Ajisai (Japanese: あじさい, meaning "Hydrangea") is a Japanese satellite sponsored by NASDA, launched in 1986 on the maiden flight of the H-I rocket. It is also known as the Experimental Geodetic Satellite (EGS), as it carries the Experimental Geodetic Payload (EGP).

Experimental Geodetic Satellite
Mission typeGeodesy
COSPAR ID1986-061A Edit this at Wikidata
SATCAT no.16908Edit this on Wikidata
Mission durationElapsed:
37 years, 6 months, 18 days
Start of mission
Launch dateAugust 12, 1986, 20:45 GMT
(August 13, 1986, 05:45 local time)
RocketH-1 Flight No.1
Launch siteTanegashima Space Center
Orbital parameters
Reference systemGeocentric
RegimeLow Earth orbit
Periapsis altitude1,488 km (925 mi)
Period116 minutes

History edit

EGP was launched from the Tanegashima Space Center on August 12, 1986 at 20:45 GMT (August 13, 05:45 local time).[1] The launch vehicle was the first H-I rocket. After launch, the spacecraft was given the International Designator 1986-061A and Satellite Catalog Number 16908.

Structure edit

EGP is entirely passive, and operates by reflecting sunlight or ground-based lasers.[2] The satellite is a 685-kg hollow sphere with a diameter of 2.15 meters, and the surface is covered with 318 mirrors for reflecting sunlight and 1436 corner reflectors for reflecting laser beams.[1][2][3][4] The mirrors are 10x10 inches, and the corner reflectors are one inch in diameter and grouped into 120 laser reflection assemblies.[5][6]

Orbit edit

EGS is in a nearly circular orbit at an altitude of approximately 1488 km, close to the (not firmly defined) boundary between low Earth orbit and medium Earth orbit. The orbital period is 116 minutes, and the orbital inclination is 50 degrees.[7]

Mission edit

EGP's mission is geodesy. The primary objectives were improving Japan's geodetic triangulation network, determining the position of remote islands, and integrating Japan's geodetic network with geodetic systems used in other parts of the world.[8]

There are two modes of operation. A ground-based laser can be reflected off the satellite, and light's return time measured to determine the round-trip distance.[2] Alternatively, when the satellite is in sunlight, it can be photographed against the background stars.[4]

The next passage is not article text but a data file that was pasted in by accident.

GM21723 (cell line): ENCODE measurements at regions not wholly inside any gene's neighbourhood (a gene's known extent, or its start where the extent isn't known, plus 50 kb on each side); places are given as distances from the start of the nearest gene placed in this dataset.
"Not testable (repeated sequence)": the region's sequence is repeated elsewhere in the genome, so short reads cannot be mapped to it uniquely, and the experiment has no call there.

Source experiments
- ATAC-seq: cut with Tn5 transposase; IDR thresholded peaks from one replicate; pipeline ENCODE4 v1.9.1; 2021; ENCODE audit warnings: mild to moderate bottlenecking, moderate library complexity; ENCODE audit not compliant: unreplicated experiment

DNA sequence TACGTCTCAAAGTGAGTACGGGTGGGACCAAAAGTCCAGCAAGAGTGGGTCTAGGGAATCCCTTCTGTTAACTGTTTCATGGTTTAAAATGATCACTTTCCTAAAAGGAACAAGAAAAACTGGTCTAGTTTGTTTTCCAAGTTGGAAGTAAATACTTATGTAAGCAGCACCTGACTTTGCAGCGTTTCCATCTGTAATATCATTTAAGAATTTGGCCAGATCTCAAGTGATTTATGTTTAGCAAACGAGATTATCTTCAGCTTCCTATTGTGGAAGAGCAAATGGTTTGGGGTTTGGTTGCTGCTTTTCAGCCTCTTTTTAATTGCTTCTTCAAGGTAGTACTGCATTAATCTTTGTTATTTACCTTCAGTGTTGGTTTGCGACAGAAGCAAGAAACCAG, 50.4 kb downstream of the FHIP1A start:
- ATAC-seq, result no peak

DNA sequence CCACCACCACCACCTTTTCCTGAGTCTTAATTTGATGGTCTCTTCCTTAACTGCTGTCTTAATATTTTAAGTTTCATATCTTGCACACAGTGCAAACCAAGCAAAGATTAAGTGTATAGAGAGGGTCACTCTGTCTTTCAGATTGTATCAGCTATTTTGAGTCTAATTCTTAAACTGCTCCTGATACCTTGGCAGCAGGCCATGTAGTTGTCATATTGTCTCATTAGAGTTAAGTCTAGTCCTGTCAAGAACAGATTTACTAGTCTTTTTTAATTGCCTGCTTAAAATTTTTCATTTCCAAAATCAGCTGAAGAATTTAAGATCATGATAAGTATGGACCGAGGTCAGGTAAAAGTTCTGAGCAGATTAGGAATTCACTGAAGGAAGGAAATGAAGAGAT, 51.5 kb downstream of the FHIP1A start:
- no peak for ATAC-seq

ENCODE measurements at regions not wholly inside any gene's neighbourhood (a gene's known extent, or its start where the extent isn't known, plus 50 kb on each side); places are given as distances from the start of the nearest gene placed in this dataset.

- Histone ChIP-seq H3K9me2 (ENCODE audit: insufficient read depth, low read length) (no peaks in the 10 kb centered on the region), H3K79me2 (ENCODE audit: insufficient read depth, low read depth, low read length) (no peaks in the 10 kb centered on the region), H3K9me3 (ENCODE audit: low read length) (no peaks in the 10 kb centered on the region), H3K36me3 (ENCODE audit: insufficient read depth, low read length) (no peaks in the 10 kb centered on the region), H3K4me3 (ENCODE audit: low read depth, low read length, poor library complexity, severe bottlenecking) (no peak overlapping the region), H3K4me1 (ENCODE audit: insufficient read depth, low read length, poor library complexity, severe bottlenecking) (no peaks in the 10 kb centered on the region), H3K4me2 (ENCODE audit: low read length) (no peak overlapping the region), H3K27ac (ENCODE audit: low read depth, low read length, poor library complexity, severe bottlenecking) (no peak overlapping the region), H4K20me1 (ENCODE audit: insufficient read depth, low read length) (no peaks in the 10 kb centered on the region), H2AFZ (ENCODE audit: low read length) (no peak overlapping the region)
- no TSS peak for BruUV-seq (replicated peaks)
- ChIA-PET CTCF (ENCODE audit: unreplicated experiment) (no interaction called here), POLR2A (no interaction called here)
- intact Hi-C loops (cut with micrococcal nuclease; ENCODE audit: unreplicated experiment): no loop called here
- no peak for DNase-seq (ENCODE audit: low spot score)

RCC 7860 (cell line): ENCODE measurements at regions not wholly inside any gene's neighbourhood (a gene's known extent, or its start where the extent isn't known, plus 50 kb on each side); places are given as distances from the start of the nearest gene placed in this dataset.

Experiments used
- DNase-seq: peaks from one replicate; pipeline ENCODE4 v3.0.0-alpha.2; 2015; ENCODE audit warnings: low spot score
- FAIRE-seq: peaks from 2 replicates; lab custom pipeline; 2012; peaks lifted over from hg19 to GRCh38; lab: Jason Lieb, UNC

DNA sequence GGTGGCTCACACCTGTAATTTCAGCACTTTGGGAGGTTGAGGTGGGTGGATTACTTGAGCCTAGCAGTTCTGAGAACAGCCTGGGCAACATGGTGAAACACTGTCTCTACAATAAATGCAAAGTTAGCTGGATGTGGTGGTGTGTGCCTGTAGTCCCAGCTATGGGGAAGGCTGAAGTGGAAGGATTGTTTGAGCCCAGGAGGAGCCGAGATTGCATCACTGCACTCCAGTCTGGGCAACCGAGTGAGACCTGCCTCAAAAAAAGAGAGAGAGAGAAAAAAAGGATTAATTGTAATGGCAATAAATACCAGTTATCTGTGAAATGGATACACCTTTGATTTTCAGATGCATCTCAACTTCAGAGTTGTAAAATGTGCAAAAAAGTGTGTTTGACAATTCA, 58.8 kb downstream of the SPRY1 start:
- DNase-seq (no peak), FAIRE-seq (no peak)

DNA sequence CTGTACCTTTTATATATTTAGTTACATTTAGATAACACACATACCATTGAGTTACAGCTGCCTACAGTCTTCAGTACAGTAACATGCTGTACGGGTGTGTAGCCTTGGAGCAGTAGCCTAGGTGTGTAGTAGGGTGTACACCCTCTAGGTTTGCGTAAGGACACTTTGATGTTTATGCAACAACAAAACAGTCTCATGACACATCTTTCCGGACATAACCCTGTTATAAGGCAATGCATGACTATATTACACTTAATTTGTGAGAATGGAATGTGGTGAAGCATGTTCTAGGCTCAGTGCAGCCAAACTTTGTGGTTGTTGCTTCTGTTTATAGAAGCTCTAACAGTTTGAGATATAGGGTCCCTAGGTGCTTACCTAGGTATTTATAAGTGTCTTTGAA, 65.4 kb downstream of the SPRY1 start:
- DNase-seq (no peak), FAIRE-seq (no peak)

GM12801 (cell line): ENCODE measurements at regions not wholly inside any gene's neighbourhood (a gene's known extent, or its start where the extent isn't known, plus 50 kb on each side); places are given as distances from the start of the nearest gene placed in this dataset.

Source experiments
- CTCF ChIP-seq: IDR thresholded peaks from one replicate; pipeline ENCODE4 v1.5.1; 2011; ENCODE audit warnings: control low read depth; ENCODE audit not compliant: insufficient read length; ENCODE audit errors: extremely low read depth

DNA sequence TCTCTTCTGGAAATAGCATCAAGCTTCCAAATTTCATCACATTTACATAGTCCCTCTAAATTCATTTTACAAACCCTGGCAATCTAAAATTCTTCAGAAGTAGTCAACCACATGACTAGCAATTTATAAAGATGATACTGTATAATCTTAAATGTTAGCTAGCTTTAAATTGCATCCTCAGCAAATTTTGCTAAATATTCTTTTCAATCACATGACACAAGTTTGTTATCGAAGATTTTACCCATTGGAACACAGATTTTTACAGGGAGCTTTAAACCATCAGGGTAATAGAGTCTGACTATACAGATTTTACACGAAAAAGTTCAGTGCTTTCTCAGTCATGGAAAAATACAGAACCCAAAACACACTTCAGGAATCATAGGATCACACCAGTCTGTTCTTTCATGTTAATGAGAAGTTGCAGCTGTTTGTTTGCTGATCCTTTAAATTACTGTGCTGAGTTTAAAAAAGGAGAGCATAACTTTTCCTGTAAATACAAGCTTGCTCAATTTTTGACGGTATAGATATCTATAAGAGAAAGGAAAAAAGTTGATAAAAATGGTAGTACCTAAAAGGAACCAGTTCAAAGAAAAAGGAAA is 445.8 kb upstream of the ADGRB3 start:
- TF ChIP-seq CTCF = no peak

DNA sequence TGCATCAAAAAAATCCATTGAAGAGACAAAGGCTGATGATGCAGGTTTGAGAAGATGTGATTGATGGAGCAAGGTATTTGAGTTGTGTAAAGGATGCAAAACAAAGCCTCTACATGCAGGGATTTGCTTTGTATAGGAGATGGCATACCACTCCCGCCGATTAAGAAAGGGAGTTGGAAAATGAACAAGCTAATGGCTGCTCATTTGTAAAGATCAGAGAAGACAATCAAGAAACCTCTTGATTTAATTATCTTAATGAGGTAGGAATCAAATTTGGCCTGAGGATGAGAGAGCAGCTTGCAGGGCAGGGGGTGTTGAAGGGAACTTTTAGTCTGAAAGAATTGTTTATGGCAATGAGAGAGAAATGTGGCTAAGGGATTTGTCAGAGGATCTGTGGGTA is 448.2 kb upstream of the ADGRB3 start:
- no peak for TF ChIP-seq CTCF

In both cases, since the satellite's orbit is precisely known, information about the ground-based observer's position can be calculated. EGP's orbital altitude is high enough that atmospheric drag has no significant effect on the spacecraft trajectory.[5] This is advantageous for maintaining the stable orbit required for geodesy.

Visual appearance edit

There is a flash produced when the sun's reflection from one of the satellite's mirrors crosses an observer's position on the earth. Due to the satellite's rotation, and the changing geometry as the satellite moves along its orbit, EGP produces several of these flashes per second. EGP can take up to 18 minutes to cross the sky.[2]

EGP's flashes are visible in binoculars if the observer is on the nighttime side of the planet, and the satellite is in sunlight while its orbital trajectory takes it above the observer's horizon. These conditions are often met in the hours after sunset, and the hours before sunrise. When EGP enters the Earth's shadow, the stream of flashes abruptly ceases.

View from Earth edit

The corner reflectors are used to reflect laser beams and are invisible to amateur observers, but the mirrors are spectacular. They are designed to reflect sunlight so the satellite can be photographed by ground stations for precise geodetic surveying measurements. The glints are probably in the third magnitude range but are visible to the naked eye only in very dark skies under good conditions. The brief flashes are too short to be noticed by the naked eye. In binoculars EGP resembles the strobe of an airplane but the flash pattern is more complex than a strobe light. Because of the extremely high orbital altitude of 1,500 kilometres, EGP is often visible closer to midnight than other satellites, and can frequently be seen on as many as four orbits during a single overnight observing session.

See also edit

Notes edit

  1. ^ a b "NASDA". Archived from the original on 2006-01-15. Retrieved 2006-05-05.
  2. ^ a b c d Curtis, Anthony R (1989). Space Almanac, Arcsoft Publishers.
  3. ^ International Laser Ranging Service Archived 2005-11-10 at the Wayback Machine, NASA
  4. ^ a b A plate motion study using Ajisai SLR data (Sengoku 1998), from Earth Planets Space 50, 611-627, 1998 Archived 2007-09-28 at the Wayback Machine, Terrapub
  5. ^ a b Project Starshine
  6. ^ Europe and Asia in Space 1993-1994, Kaman Sciences Corp. for USAF Phillips Laboratory.
  7. ^ NASA Archived 2012-07-10 at archive.today
  8. ^ UN Registry Notes (as republished by Jonathan McDowell)

References edit

External links edit

  • Heavens Above is a website that displays satellite orbits and calculates satellite visibility. This page at Heavens Above shows the current orbital position of EGP.
  • The Use of Videography in Tracking Earth Satellites includes a time exposure photograph showing a series of EGP flashes against the background stars (page 48). The file is large and mostly unrelated to EGP, but this image is a good illustration of the satellite's visual appearance from the ground.